2.3 The Ombudsman notes that it is established case law that the Selection Board enjoys a wide margin of discretion as regards the detailed content of the tests provided for within the framework of a competition(2). The detailed content of a test is not open to review, unless it exceeds the limits laid down in the notice of competition or conflicts with the purposes of the test or of the competition(3).
2.4 In the present case, no elements have been brought to the attention of the Ombudsman to make him conclude that in the formulation of a particular question the Selection Board of the competition could have exceeded its discretion. The Ombudsman therefore finds that there is no evidence of maladministration in relation to this aspect of the case.3 Reversal of the decision taken by the Selection Board
3.1 The complainant claims that, in the light of his allegations, he should be readmitted to competition COM/A/3/02.
3.2 The Ombudsman, having concluded in the previous sections of his decision that there appears to be no maladministration on the part of the Commission as regards the allegations made in the complaint, finds that the complainant's claim that he should be readmitted to the competition cannot be sustained.4 Commission's failure to reply to the complainant
4.1 The complainant claims that the Commission should reply to his fax of 10 July 2003 to the President of the Selection Board requesting that his result be re-assessed.
4.2 The Commission argues that on 22 July 2003, its services replied to a letter sent by the complainant on 9 June 2003. Due to a mistake in the complainant's address, the reply was returned by the postal service.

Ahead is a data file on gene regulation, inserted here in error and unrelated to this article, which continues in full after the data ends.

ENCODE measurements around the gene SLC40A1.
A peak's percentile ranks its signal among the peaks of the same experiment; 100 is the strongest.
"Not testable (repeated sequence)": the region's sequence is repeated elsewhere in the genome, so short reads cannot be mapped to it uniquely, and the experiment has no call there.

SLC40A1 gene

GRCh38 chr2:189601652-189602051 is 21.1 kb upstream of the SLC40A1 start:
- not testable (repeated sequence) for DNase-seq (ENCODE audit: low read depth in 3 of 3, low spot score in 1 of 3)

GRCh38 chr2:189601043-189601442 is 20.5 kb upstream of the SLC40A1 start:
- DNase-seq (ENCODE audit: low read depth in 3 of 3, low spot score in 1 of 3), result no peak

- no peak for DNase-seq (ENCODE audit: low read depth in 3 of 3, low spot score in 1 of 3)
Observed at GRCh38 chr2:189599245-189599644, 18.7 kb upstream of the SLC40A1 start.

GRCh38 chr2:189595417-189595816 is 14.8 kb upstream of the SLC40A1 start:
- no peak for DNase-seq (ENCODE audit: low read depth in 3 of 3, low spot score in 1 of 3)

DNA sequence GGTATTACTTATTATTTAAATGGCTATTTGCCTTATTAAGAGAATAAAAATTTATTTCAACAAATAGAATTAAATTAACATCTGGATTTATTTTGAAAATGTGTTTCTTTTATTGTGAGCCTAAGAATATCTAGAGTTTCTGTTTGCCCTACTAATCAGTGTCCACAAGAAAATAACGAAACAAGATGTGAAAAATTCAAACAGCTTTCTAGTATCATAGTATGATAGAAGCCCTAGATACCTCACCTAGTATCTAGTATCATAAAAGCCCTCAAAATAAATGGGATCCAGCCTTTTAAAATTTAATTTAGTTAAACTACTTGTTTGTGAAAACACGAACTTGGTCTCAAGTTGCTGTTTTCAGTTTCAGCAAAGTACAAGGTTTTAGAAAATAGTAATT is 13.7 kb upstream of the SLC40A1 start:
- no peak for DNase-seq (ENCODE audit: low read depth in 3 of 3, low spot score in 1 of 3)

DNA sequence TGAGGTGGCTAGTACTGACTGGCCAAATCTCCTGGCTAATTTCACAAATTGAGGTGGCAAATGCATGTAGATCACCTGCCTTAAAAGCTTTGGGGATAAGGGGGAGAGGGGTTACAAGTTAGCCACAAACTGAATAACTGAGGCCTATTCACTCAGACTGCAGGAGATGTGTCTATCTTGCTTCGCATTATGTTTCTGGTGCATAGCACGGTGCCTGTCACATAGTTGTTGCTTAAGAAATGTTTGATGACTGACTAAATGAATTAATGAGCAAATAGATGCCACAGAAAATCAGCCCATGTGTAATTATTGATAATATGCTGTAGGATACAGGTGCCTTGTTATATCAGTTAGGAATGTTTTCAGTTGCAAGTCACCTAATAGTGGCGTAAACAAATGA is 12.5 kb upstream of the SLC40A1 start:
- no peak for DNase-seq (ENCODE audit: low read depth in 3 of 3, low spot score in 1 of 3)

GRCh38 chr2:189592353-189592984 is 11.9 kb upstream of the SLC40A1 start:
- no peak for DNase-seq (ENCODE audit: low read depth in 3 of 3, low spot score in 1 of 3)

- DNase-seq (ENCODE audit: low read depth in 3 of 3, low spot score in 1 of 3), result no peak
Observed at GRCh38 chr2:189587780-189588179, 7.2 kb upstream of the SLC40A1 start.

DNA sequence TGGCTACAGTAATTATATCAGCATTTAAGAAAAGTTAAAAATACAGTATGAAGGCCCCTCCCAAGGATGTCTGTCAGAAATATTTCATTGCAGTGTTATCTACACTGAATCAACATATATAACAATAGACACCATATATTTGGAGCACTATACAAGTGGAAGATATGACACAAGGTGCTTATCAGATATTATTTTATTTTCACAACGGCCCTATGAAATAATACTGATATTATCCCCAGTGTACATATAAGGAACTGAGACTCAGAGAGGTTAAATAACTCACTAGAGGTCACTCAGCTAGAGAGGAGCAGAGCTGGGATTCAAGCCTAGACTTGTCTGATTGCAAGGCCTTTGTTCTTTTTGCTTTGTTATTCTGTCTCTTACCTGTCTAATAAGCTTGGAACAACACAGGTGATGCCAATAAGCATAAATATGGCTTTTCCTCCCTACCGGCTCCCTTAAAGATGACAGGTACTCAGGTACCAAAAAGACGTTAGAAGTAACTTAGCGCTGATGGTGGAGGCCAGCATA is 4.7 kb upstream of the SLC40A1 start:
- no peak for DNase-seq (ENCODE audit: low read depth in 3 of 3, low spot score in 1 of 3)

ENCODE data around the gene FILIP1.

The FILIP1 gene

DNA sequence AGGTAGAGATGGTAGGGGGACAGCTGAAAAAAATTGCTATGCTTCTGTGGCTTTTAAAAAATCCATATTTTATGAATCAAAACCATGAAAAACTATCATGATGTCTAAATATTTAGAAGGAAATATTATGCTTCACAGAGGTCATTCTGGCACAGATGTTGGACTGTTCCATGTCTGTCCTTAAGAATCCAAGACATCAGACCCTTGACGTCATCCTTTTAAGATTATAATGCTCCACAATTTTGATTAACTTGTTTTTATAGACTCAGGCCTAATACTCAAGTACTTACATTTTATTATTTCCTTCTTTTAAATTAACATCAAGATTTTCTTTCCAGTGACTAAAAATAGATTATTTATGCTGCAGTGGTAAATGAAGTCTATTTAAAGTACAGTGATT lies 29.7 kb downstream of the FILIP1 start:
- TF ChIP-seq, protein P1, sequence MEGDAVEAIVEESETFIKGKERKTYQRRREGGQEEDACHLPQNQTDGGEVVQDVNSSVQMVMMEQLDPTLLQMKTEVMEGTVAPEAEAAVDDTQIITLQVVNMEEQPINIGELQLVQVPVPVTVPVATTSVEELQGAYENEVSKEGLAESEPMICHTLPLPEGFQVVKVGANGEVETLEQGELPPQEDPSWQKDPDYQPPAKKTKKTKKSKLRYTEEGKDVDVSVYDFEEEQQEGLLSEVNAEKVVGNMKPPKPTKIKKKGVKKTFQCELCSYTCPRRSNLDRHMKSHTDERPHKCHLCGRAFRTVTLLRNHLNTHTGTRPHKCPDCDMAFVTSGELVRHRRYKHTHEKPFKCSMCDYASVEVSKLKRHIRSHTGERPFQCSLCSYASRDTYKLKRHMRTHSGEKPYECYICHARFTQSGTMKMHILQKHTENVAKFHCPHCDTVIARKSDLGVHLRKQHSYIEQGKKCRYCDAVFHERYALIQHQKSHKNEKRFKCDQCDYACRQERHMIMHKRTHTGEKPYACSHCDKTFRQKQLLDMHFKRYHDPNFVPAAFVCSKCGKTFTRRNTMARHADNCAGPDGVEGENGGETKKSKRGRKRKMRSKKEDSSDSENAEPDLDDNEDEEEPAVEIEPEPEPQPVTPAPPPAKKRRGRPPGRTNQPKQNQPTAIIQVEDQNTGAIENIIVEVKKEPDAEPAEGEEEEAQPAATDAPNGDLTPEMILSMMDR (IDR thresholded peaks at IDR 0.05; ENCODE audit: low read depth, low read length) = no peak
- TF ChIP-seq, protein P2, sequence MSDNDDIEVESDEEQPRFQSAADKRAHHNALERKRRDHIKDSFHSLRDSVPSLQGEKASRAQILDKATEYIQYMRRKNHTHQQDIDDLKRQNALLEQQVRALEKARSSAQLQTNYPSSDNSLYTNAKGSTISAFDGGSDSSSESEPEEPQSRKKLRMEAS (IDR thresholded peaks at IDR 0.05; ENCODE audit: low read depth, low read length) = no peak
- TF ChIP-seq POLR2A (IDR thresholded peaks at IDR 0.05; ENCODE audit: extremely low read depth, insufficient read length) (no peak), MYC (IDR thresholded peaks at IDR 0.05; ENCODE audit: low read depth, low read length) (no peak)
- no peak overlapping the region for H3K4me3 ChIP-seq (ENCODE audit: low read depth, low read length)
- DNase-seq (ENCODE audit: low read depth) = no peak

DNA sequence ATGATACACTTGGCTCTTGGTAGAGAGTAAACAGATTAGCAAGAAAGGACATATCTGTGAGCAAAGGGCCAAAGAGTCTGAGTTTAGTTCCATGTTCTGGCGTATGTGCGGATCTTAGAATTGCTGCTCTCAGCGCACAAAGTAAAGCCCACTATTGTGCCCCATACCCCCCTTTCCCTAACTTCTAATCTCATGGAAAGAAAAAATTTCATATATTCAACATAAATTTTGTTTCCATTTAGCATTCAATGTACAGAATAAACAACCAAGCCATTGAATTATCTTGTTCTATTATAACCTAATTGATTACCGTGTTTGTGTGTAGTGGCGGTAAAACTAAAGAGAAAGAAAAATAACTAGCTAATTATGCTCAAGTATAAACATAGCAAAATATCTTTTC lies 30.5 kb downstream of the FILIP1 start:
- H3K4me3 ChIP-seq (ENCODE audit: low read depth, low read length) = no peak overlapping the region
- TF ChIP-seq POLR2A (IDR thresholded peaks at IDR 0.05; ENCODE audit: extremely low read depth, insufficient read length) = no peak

The Commission apologises for the mistake, and notes that its letter was re-sent to the proper address. It points out, however, that its services have no trace of any fax from the complainant dated 10 July 2003.
4.3 From the available information, it appears that the complainant appealed to the Selection Board by letter dated 9 June 2003, which he also sent by fax to the responsible services on 10 July 2003.
4.4 Principles of good administration require that the institution should reply to letters from citizens in a reasonable time. The Commission accepted that, even though its services replied to the complainant's letter of 9 June 2003, its reply never reached the complainant as a result of it being mailed to an outdated address, and was thus returned by the postal service.
The Ombudsman points out, however, that the Commission has subsequently sent its reply to the correct address and has apologised for the mistake of its services.
4.5 As regards the complainant's fax of 10 July 2003, the Ombudsman notes that, in the light of the available evidence, it cannot be established whether or not the Commission services did in fact receive this communication from the complainant.
4.6 In these circumstances, the Ombudsman does not consider it necessary to inquire further into this aspect of the case.5 Conclusion
On the basis of the Ombudsman's inquiries into this complaint, there appears to have been no maladministration by the Commission. The Ombudsman therefore closes the case.
The President of the Commission will also be informed of this decision.
P. Nikiforos DIAMANDOUROS
(1) See case T-132/89, Gallone v. Council,  ECR II-549, paragraph 27.
(2) See supra Gallone, case-law referred to in paragraph 27.
(3) See joined cases 64, 71 to 73 and 78/96, Sergio and others v. Commission,  ECR 1399, paragraph 22 and case T-156/89, Valverde Mordt v. Court of Justice,  ECR II-407, paragraph 121.